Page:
The entrepreneurial life is filled with fun, excitement, and action. It's fast moving and dynamic. It's also filled with many choices. Some lead to happiness and success, but many others lead to destruction and failure. Whether you are an actual entrepreneur or simply entrepreneurial in your role, you are still susceptible to overindulgence.

The following are the most common traps that derail leaders from their intended vision. I've also listed simple ways you can protect yourself from falling victim to these temptations.

1. Lust

The trappings of success have lots of appeal. The vision of cash, fame, fast cars, and fancy houses can draw valuable focus, energy, and resources away from what is really important about building a business. Entrepreneurs seduced by lust will spend much-needed time and money on status items before the business is solid, putting the entire operation at risk.

Avoid temptation by setting a legitimate standard for success of the business before indulging in your own rewards. Keep the focus on building a sustainably profitable business with capital reserves that exceed one year of fixed overhead. Then you will have plenty of extra dough to reward yourself, and you'll be relaxed enough to enjoy it.

2. Gluttony

A healthy appetite for business is good, but companies need to grow in a controlled and moderated manner to achieve great success. Entrepreneurs seduced by gluttony will take on too much before their infrastructure is solidly in place, ultimately delivering poor performance and ruining their reputation before it's fully established.

Avoid temptation by setting targets based upon a manageable rate of growth. Be cautious about building sales beyond your infrastructure; make service and reputation your first priority for sustainable growth.

3. Greed

It's important to maximize profits, but not at the expense of the long-term health of your company, industry, and reputation. Entrepreneurs seduced by greed will make immoral decisions that may increase short-term returns via shortsighted policies in pricing, marketing, and personnel, doing damage to their reputation and sustainability.

Avoid temptation by taking a long-term view. Build a reputation for playing fair with your employees, customers, and industry, including competitors, and they all will help you foster long-term growth and profitability instead of taking advantage of you at every opportunity.

4. Sloth

Successful entrepreneurs know that hard work is required, and real, sustainable success takes time to develop and prove. Entrepreneurs seduced by sloth will make sloppy choices involving untested business models and marketing techniques, burning valuable resources and putting everyone involved at risk.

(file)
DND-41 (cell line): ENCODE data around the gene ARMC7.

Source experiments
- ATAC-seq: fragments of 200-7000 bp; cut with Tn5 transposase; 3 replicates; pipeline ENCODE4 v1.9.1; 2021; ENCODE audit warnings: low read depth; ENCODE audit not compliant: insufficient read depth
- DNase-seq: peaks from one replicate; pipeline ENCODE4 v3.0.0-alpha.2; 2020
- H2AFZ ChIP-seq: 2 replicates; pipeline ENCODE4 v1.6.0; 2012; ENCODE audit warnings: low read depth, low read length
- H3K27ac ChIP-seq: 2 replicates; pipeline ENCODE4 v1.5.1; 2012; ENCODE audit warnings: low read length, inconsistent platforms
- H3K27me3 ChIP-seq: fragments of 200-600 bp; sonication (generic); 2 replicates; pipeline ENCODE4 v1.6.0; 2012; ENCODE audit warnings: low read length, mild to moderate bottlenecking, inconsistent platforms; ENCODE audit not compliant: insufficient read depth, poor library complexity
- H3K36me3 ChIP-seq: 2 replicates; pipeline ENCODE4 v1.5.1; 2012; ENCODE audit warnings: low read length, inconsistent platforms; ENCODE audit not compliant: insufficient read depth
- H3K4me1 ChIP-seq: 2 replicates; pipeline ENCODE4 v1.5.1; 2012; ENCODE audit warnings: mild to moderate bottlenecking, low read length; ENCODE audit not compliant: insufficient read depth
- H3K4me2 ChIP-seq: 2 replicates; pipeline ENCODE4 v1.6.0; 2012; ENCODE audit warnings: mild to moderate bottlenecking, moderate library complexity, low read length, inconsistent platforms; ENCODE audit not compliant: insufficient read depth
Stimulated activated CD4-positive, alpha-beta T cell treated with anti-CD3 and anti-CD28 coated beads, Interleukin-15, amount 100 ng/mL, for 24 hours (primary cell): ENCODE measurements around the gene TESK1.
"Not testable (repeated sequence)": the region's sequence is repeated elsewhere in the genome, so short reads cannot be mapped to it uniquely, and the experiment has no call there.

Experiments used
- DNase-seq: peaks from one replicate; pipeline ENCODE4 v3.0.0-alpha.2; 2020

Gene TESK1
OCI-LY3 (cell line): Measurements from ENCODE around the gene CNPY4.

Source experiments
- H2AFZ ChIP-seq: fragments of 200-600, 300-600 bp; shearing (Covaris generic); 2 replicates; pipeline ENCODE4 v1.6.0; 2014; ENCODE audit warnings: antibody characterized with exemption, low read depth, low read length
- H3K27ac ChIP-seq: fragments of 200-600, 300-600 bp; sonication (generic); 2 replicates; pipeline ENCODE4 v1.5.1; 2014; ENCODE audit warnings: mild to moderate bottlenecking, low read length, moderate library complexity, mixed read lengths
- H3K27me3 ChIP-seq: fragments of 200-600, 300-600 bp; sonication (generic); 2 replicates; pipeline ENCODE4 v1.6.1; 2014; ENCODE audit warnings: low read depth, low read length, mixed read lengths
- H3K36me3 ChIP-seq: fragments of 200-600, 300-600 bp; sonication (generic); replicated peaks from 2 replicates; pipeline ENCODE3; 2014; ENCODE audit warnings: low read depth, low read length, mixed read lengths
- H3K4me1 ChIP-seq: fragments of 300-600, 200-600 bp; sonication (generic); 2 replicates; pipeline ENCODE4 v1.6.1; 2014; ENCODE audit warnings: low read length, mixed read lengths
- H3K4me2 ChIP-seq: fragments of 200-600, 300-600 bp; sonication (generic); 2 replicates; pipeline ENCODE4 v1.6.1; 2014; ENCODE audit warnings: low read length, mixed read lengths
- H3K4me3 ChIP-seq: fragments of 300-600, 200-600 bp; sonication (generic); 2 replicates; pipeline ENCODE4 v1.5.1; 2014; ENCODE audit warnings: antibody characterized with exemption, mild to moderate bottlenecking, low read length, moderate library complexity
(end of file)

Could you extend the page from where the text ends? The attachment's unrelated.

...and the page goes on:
Avoid temptation by doing your homework, managing impatience, and testing constantly before committing other people's resources and reputations. Remember, not every idea is a good one just because you are passionate about it.

5. Wrath

Passion is a critical entrepreneurial component. Uncontrolled passion, however, can lead to irrational behavior and decisions. Entrepreneurs seduced by wrath will let unbridled emotion reign, creating fear, anger, and destruction internally and externally.

Avoid temptation by concentrating on the desired results. Practice self-awareness and determine the appropriate level of fire to remain a gracious leader.

6. Envy

It's good to compare in the competitive landscape. But being hypersensitive every time your competition gets a win will take its toll on your progress. Entrepreneurs seduced by envy will spend so much of their time and resources trying to battle and sabotage competition that they will miss their own unique opportunities to perform and maximize growth.

Avoid temptation by concentrating on your own achievement. You will win some battles and lose others to those who perform well. But building a business is a marathon, not a sprint. You will prevail if all your energy is directed to maximize your own performance with little distraction.

7. Pride

A healthy ego is helpful when building a business. But too much pride can keep you from seeing the necessary truth. Entrepreneurs seduced by pride will insist their ideas are always the best and be closed to outside suggestion just to feed their ego.

Avoid temptation by being an open learner. Focus on being successful rather than trying to be right. Success has greater enjoyment when built on the contributions of many.

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